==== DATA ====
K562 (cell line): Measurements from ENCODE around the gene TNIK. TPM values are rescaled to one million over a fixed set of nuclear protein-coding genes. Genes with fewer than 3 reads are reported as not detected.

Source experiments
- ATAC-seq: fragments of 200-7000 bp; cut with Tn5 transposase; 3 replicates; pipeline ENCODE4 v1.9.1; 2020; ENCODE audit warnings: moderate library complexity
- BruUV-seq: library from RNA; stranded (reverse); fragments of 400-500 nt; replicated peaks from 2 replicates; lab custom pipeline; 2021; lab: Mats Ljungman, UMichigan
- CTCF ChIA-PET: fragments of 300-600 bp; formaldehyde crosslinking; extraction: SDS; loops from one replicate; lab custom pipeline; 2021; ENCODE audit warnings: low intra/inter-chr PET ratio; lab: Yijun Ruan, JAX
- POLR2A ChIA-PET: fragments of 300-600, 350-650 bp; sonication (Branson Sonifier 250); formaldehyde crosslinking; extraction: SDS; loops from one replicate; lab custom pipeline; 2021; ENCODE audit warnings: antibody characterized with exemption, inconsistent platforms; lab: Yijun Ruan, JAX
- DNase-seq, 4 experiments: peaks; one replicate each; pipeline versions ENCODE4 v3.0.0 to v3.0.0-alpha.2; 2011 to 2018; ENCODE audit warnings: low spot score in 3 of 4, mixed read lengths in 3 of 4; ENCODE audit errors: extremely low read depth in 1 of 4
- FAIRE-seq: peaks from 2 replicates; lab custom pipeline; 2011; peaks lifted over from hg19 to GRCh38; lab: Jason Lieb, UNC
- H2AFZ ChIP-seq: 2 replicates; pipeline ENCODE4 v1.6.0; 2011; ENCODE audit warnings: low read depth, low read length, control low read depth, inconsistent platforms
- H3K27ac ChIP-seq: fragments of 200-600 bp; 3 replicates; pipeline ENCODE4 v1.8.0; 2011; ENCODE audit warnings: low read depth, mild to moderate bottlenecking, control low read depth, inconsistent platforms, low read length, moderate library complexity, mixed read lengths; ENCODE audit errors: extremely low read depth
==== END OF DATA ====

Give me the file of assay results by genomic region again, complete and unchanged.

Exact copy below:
K562 (cell line): Measurements from ENCODE around the gene TNIK. TPM values are rescaled to one million over a fixed set of nuclear protein-coding genes. Genes with fewer than 3 reads are reported as not detected.

Source experiments
- ATAC-seq: fragments of 200-7000 bp; cut with Tn5 transposase; 3 replicates; pipeline ENCODE4 v1.9.1; 2020; ENCODE audit warnings: moderate library complexity
- BruUV-seq: library from RNA; stranded (reverse); fragments of 400-500 nt; replicated peaks from 2 replicates; lab custom pipeline; 2021; lab: Mats Ljungman, UMichigan
- CTCF ChIA-PET: fragments of 300-600 bp; formaldehyde crosslinking; extraction: SDS; loops from one replicate; lab custom pipeline; 2021; ENCODE audit warnings: low intra/inter-chr PET ratio; lab: Yijun Ruan, JAX
- POLR2A ChIA-PET: fragments of 300-600, 350-650 bp; sonication (Branson Sonifier 250); formaldehyde crosslinking; extraction: SDS; loops from one replicate; lab custom pipeline; 2021; ENCODE audit warnings: antibody characterized with exemption, inconsistent platforms; lab: Yijun Ruan, JAX
- DNase-seq, 4 experiments: peaks; one replicate each; pipeline versions ENCODE4 v3.0.0 to v3.0.0-alpha.2; 2011 to 2018; ENCODE audit warnings: low spot score in 3 of 4, mixed read lengths in 3 of 4; ENCODE audit errors: extremely low read depth in 1 of 4
- FAIRE-seq: peaks from 2 replicates; lab custom pipeline; 2011; peaks lifted over from hg19 to GRCh38; lab: Jason Lieb, UNC
- H2AFZ ChIP-seq: 2 replicates; pipeline ENCODE4 v1.6.0; 2011; ENCODE audit warnings: low read depth, low read length, control low read depth, inconsistent platforms
- H3K27ac ChIP-seq: fragments of 200-600 bp; 3 replicates; pipeline ENCODE4 v1.8.0; 2011; ENCODE audit warnings: low read depth, mild to moderate bottlenecking, control low read depth, inconsistent platforms, low read length, moderate library complexity, mixed read lengths; ENCODE audit errors: extremely low read depth